It can be so easy to get bogged down in the everyday life of being an adult. We are overworked, overwhelmed, and overtired. Activities that we loved as children and in our young adult lives often get pushed aside by responsibilities and what we “have” to do as adults. Living this way can make it challenging to find the fun in life again. This fun that we remember is often referred to as our “inner child.”
As mothers, many of us have a moment where we miss who we used to be. The freedom from that time is something you don’t often experience anymore as a parent. While becoming a mom is a transformative experience, it is still beneficial to remember who you were in your younger days. You are still her, even if it feels like she’s disappeared. Evolution is inevitable, but that doesn’t mean that you can’t tap into this carefree fun that you used to have. There is also the possibility for healing if you’re holding onto something from your childhood that was traumatic.
What is the inner child?
The initial concept of the inner child came from psychiatrist Carl Jung. He linked it to memories and past experiences, which connected with hope for the future, creativity, innocence, and playfulness. According to a study in the International Journal of Qualitative Studies on Health and Well-being, it takes things a bit further and links the inner child as a source of strength since it helped form who you are as an adult.
When you have a healthy inner child, you take on the playfulness and fun of it. If you had more negative experiences, your inner child could be a place of traumatic memories. Connecting with your inner child, whether to remember the good things or heal the bad, is essential in helping you move forward.
Ways to Connect with Your Inner Child
1. Be open to this connection.
When attempting to connect with your inner child, you must keep an open mind. Think of it not as a separate entity but as a part of yourself. Research suggests that your early life experiences are about more than just development. They also play a crucial role in your well-being and health later in life.
2. Really take some time to observe your kids.
If there is anywhere you can witness the inner child in full force, it is with your own children. Kids are experts at living in the moment and closely looking at things around them. We often become desensitized to many things, but kids take joy wherever they can. Playing with your kids can help take you back to this place.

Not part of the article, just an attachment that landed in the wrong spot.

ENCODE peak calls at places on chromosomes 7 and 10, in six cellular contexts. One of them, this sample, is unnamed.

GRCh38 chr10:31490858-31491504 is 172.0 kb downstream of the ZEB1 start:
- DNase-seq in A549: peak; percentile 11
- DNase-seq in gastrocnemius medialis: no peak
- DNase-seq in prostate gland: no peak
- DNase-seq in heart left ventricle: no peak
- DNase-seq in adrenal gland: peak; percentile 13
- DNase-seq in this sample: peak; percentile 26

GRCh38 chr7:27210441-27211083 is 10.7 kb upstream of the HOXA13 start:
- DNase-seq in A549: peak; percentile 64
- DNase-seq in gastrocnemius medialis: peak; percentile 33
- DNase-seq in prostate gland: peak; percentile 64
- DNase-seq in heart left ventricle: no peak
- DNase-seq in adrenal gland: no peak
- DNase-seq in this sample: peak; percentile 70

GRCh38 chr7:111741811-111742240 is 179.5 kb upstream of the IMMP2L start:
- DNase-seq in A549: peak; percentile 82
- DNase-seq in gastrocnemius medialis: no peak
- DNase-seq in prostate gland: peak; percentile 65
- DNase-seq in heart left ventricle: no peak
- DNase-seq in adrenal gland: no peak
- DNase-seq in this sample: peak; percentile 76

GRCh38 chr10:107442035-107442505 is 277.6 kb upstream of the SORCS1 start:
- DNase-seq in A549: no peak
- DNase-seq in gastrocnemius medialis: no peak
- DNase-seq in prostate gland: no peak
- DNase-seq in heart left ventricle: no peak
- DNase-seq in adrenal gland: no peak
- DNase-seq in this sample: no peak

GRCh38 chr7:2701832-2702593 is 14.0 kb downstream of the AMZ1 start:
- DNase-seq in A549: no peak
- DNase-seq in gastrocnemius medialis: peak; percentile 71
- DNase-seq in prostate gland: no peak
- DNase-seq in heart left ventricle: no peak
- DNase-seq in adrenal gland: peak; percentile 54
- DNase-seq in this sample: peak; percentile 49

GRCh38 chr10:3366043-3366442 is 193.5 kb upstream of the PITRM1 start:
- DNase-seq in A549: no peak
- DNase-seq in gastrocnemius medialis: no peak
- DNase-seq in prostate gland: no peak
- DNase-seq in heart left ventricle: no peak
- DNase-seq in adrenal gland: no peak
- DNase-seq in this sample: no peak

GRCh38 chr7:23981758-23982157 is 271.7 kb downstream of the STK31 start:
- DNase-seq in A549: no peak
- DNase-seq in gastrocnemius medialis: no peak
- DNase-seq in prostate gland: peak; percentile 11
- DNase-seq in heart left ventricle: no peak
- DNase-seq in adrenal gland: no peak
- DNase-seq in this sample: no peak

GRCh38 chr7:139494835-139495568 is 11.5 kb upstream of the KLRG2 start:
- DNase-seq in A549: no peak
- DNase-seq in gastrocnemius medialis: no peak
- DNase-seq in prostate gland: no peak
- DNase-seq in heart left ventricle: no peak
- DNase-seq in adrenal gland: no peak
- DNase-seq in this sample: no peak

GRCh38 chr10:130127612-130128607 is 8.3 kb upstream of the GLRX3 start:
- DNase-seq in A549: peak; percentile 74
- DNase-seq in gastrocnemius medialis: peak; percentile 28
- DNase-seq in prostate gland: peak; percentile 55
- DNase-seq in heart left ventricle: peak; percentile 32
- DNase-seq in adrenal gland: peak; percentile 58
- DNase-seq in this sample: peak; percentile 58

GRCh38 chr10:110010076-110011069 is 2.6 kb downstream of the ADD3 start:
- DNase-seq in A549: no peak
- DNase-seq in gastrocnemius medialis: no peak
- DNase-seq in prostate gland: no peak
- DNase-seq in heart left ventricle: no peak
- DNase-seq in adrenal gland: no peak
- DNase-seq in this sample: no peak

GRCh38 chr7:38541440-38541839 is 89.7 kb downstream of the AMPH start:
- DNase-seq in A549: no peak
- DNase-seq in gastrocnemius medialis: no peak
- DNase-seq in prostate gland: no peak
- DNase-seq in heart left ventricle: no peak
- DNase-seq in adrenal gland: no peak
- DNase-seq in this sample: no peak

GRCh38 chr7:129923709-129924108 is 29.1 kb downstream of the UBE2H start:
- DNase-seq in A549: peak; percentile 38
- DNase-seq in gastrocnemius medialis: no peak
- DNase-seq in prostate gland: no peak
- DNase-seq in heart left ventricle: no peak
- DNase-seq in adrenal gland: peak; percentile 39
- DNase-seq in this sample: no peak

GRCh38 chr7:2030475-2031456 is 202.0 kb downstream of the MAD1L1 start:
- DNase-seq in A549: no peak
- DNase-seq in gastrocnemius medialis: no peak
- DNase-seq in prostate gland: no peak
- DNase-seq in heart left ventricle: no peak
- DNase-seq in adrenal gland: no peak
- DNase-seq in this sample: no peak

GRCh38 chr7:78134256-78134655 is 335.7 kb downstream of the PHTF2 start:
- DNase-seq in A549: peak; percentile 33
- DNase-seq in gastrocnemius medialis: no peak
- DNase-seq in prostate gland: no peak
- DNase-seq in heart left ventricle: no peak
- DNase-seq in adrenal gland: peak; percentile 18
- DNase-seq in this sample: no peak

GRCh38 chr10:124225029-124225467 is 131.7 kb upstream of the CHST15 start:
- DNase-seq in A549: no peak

3. Take some time to reflect on your childhood.
Remembering your childhood will help you reconnect with who you used to be. This journey could be through looking at old pictures and your diary. Another great way is to visit your old home and talk to your parents, siblings, and childhood friends.
4. Pick an activity you loved as a child and participate in it now.
We often abandon many things we loved as children when we grow up. Think of some things that you enjoyed doing and bring them back. This could be an art class, dance class, book club, horseback riding lessons, and more. Share these things with your kids, and you will reap so many benefits.
5. Bring back your playfulness.
This could be through playing with your kids or being playful with your partner. By permitting yourself to be fun, you could actually become fun again. Carrying along your stress all of the time is exhausting. Not everything needs to be so serious all of the time.
There is a reason that they say that laughter is the best medicine. Laughing makes us feel good. Be silly with your kids. Tell knock-knock jokes. Have fun with it. It is not just great for bonding and creating fun memories, but for reconnecting with your inner child, who used to think everything was funny.
7. Talk to or write a letter to your inner child.
By talking or writing to your inner child, you can help heal past hurts. Writing is a powerful tool that can help you sort things out. It can also strengthen your bond with your inner child by addressing things in the past.
8. Do some writing about good things you remember.
As we age, we often lose some of our memories. Take some time to write about some happy memories you have. This exercise is great for reconnecting with our inner child and appreciating what we experienced.
9. Do some visualization and meditation.
Our minds are so busy that sometimes we need to pause to reconnect with ourselves. Meditation and visualization are great ways to tap into our thoughts and remember the fun of our childhoods. It’s good for us to be more mindful in motherhood.
10. Talk to a therapist.
Some therapists specialize in inner child therapy. If you have some painful memories that you need to deal with, it would be best to seek professional help. That way, this person can help support you as you confront these memories.
Connecting with your inner child is a great way to revisit yourself. Plus, who doesn’t want to have more fun? Who doesn’t want to play and laugh more? By reconnecting with the core of who you are, you can feel better and have more fun with your kids. Life can be super stressful, but finding the joy where we can is key to enjoying it.